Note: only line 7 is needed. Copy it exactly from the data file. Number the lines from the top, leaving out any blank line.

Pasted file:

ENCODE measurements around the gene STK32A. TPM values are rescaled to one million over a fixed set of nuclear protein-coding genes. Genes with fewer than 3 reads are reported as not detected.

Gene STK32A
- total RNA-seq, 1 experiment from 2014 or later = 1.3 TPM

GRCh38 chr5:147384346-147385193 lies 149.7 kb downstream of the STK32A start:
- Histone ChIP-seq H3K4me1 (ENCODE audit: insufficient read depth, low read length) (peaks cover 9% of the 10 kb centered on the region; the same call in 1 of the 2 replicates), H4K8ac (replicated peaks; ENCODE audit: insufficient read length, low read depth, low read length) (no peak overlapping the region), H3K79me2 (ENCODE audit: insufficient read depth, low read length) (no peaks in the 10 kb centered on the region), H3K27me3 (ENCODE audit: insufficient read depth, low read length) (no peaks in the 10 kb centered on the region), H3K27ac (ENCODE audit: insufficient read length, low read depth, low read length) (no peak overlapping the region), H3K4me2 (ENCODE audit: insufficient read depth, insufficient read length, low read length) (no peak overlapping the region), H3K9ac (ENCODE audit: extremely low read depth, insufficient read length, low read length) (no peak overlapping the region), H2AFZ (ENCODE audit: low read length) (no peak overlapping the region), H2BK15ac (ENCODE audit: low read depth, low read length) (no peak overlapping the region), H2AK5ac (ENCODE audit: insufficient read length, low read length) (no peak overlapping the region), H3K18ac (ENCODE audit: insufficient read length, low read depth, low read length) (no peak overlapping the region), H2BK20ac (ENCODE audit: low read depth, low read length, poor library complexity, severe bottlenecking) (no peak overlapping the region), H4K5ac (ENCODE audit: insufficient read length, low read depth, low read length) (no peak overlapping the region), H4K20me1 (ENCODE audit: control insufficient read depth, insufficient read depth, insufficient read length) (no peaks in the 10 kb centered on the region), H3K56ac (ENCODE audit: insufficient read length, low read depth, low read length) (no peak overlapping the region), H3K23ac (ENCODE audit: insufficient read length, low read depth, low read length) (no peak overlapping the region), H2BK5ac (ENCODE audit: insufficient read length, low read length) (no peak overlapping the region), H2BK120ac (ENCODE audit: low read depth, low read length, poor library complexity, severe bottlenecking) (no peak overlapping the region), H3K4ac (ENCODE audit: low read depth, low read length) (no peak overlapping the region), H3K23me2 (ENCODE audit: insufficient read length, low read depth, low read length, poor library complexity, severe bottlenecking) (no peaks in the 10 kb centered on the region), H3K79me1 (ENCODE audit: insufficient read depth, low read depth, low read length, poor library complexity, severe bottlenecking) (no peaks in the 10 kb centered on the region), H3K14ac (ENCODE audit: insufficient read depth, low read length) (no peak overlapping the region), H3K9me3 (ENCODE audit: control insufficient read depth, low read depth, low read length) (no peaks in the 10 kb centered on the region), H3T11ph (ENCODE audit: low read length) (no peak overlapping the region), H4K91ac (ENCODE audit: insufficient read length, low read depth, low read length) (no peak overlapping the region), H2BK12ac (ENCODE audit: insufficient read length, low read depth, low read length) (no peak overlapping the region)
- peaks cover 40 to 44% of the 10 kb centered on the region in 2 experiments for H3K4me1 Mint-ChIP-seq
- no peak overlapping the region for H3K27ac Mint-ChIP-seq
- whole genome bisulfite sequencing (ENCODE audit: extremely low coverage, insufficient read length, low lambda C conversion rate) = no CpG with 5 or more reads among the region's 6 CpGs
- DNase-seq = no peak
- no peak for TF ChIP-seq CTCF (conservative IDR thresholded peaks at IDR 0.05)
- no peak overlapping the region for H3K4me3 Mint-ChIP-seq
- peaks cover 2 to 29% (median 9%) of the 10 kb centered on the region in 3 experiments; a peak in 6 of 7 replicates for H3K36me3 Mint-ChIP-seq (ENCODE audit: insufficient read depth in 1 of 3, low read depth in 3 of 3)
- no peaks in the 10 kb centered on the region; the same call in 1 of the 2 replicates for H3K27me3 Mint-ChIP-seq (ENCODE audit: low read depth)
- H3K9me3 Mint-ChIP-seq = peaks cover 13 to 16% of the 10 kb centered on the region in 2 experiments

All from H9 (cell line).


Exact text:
- no peak overlapping the region for H3K27ac Mint-ChIP-seq